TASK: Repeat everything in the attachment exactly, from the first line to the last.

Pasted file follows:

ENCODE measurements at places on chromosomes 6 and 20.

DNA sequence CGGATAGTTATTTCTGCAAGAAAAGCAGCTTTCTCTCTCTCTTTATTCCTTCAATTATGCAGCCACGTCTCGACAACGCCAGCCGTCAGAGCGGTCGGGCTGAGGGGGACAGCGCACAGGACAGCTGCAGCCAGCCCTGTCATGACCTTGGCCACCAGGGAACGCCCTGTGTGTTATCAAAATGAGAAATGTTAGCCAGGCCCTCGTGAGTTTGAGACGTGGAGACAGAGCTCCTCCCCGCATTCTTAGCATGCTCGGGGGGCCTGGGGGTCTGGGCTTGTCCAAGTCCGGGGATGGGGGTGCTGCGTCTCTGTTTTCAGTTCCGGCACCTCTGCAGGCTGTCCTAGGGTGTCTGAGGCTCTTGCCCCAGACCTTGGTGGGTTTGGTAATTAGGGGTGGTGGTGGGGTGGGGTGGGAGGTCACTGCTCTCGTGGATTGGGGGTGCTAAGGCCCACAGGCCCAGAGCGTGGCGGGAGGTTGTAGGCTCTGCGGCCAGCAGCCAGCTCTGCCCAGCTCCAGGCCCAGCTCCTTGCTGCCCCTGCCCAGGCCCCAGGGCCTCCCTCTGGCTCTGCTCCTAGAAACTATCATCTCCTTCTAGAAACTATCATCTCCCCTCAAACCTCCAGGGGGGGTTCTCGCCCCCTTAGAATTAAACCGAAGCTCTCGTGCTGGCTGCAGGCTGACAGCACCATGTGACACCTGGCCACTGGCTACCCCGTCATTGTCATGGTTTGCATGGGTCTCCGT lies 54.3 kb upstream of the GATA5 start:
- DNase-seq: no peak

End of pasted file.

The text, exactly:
ENCODE measurements at places on chromosomes 6 and 20.

DNA sequence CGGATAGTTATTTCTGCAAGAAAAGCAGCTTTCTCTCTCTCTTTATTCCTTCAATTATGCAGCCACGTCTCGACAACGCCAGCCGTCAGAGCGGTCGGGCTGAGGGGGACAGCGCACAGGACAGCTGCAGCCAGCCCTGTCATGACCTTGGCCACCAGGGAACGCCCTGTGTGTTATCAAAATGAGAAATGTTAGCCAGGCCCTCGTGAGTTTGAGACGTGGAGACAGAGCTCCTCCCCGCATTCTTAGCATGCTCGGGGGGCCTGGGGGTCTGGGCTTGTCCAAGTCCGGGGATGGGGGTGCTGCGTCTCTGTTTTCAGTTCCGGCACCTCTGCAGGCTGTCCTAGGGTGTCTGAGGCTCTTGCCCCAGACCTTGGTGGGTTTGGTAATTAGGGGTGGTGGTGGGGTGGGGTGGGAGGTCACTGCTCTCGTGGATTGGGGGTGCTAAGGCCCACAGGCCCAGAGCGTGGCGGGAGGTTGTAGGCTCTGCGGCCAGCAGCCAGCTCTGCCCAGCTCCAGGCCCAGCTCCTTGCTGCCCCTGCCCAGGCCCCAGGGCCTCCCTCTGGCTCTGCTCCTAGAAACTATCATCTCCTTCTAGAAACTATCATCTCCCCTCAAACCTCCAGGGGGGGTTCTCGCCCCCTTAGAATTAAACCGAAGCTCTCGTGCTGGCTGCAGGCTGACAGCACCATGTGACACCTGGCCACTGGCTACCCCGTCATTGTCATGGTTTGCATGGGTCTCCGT lies 54.3 kb upstream of the GATA5 start:
- DNase-seq: no peak